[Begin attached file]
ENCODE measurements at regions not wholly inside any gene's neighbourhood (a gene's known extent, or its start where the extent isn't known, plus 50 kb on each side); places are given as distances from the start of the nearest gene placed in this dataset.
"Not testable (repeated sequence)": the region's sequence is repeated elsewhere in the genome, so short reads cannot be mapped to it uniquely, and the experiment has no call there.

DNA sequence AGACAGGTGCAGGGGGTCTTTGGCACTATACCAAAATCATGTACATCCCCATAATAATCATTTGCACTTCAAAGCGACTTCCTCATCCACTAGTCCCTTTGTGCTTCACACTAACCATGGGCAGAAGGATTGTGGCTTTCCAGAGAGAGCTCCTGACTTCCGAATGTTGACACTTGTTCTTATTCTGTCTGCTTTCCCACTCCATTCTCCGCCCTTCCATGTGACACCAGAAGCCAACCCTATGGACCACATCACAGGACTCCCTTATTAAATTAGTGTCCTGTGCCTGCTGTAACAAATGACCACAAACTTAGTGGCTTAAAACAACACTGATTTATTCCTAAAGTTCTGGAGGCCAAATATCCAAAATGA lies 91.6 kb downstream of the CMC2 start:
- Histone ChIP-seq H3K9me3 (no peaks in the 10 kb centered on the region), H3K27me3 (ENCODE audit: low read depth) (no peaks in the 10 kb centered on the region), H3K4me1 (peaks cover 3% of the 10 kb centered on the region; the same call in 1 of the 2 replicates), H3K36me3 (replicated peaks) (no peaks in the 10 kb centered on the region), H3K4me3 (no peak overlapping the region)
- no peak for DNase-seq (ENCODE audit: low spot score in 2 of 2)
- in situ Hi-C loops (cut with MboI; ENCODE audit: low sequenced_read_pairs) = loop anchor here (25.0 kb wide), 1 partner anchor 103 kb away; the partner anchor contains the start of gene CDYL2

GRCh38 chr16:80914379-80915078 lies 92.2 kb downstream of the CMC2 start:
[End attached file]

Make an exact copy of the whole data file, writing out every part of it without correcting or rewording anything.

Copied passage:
ENCODE measurements at regions not wholly inside any gene's neighbourhood (a gene's known extent, or its start where the extent isn't known, plus 50 kb on each side); places are given as distances from the start of the nearest gene placed in this dataset.
"Not testable (repeated sequence)": the region's sequence is repeated elsewhere in the genome, so short reads cannot be mapped to it uniquely, and the experiment has no call there.

DNA sequence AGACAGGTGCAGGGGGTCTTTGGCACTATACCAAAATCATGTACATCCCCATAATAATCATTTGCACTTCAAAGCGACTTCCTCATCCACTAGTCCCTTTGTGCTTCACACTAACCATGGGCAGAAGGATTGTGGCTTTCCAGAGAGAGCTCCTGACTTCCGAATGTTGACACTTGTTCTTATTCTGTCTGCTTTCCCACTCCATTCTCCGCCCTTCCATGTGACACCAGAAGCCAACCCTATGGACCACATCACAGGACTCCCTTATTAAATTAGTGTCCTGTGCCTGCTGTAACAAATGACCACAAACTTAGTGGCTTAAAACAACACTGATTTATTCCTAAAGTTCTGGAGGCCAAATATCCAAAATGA lies 91.6 kb downstream of the CMC2 start:
- Histone ChIP-seq H3K9me3 (no peaks in the 10 kb centered on the region), H3K27me3 (ENCODE audit: low read depth) (no peaks in the 10 kb centered on the region), H3K4me1 (peaks cover 3% of the 10 kb centered on the region; the same call in 1 of the 2 replicates), H3K36me3 (replicated peaks) (no peaks in the 10 kb centered on the region), H3K4me3 (no peak overlapping the region)
- no peak for DNase-seq (ENCODE audit: low spot score in 2 of 2)
- in situ Hi-C loops (cut with MboI; ENCODE audit: low sequenced_read_pairs) = loop anchor here (25.0 kb wide), 1 partner anchor 103 kb away; the partner anchor contains the start of gene CDYL2

GRCh38 chr16:80914379-80915078 lies 92.2 kb downstream of the CMC2 start: